25 Feb The #1 Business Development Mistake that Lawyers Make
In this episode, I share with you the biggest business development mistake that lawyers make …and three tips on how to avoid it!
Alay Yajnik: [00:00:01] In this episode, I talk about the number one mistake that lawyers make while in business development meetings, it costs them clients and it costs them revenue. We also talk about three things that you can do to avoid that mistake from happening. Coming up next on Lawyer Business Advantage. Welcome to Lawyer Business Advantage, your source for biz dev tips, wisdom and inspiration. I’m your host, Alay Yajnik. We’re unleashing your inner rainmaker in 3…2…1….
Alay Yajnik: [00:00:49] My name is Alay Yajnik and I’m a business development coach and trainer for Lawyer Business Advantage. Now, I don’t believe in the mystical art of rainmaking. I believe that there is a rainmaker inside all of us, including you. The reason this podcast exists is to help you unleash your inner rainmaker through inspiring true stories, best practices and tips. Today, we’re gonna go through some tips. I’m going to share with you today the number one mistake that I see lawyers make over and over and over again during biz dev meetings and how to avoid it. You see, making this mistake cost lawyers more clients and more income than anything else that they’re doing in their practice. But here’s the good news: Just by avoiding this mistake, lawyers dramatically increase their chances of signing the client. And the mistake is super-easy to avoid.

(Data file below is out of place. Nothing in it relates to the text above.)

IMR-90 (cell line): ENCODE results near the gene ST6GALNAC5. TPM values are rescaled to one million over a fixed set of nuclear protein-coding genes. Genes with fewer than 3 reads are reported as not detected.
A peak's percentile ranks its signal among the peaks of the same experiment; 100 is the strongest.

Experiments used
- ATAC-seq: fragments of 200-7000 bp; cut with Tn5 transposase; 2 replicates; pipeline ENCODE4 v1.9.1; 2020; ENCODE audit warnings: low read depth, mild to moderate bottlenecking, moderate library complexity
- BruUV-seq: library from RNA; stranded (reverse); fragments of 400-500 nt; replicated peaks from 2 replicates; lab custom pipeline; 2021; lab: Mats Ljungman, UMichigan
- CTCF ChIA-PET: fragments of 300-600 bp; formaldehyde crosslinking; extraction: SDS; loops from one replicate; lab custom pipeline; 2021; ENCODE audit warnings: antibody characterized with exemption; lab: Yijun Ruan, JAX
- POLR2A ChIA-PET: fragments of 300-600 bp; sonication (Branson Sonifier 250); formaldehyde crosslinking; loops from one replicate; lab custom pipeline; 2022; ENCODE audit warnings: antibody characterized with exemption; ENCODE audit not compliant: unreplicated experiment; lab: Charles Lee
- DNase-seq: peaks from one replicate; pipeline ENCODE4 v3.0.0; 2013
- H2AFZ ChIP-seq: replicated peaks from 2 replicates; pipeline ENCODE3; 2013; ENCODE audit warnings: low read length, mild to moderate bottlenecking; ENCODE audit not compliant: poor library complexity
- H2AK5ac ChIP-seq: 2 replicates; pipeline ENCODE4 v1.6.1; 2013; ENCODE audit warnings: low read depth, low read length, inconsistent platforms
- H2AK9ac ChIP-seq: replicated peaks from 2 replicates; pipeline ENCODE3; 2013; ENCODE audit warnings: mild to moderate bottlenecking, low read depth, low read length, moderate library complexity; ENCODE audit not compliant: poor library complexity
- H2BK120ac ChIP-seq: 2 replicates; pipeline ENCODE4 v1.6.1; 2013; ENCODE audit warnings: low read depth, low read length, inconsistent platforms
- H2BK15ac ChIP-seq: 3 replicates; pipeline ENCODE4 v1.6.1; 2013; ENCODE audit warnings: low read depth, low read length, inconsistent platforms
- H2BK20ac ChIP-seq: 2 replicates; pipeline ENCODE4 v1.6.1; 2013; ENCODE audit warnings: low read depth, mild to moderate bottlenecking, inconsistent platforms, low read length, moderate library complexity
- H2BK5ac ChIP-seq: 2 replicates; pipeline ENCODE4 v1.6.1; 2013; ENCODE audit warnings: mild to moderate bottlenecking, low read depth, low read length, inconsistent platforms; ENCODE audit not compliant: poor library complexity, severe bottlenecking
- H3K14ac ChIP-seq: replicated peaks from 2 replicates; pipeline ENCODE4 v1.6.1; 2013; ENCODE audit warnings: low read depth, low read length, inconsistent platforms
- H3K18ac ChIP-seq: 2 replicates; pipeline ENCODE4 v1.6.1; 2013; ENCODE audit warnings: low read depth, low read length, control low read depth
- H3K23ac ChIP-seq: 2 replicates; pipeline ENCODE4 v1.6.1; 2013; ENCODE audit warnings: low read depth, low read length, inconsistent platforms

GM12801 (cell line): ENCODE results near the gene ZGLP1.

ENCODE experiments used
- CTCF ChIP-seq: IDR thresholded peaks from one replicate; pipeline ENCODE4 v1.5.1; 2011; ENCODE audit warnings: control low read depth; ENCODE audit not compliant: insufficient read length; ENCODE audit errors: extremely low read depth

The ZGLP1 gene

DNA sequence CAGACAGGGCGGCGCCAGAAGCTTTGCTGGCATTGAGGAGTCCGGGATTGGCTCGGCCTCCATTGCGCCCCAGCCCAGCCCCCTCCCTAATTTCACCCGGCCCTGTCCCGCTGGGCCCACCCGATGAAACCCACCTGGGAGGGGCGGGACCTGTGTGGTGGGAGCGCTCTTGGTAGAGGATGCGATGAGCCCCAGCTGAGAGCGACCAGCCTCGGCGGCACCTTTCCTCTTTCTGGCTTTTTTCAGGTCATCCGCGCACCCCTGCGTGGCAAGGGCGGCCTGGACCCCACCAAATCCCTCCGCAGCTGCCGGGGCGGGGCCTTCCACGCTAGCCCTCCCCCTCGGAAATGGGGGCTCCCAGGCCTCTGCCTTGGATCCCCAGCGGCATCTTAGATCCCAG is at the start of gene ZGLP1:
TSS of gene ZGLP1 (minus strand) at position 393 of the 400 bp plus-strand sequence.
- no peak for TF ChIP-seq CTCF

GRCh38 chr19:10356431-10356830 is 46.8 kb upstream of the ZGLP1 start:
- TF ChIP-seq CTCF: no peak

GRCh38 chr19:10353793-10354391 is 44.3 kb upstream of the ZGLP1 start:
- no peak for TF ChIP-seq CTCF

Alay Yajnik: [00:01:39] Here’s the mistake when it comes time to ask a potential client for their business. This is otherwise known as “closing the client.” The lawyer completely botches the ask. Or worse, they never actually ask for the business. They just let the moment float right by the potential client. The P.C. says, you know, “I want to think about it.” And then they’re gone. Probably never to return. The thing about it is this situation is totally avoidable. You never need to be in this situation again if you follow these three tips.
Alay Yajnik: [00:02:12] OK, here’s tip number one: Memorize the ask. Look, you’re going to be asking them for the business. So memorize the words you’ll use to ask for the business. That way it happens automatically. And it just rolls right off your tongue. If you need to, you can even write it down in your notepad so you can refer to it during the client meeting. And bonus points, by the way, if you have your standard fee agreement ready for their review.
Alay Yajnik: [00:02:38] Now, I know what you’re going to say. You can’t do that because you have to customize your standard fee agreement for your client, et cetera, et cetera. I know. But here’s the thing: You can always update it later for their signature. But going through the standard fee agreement with them while they’re there -while they’re meeting with you- dramatically will increase your chances of closing the client.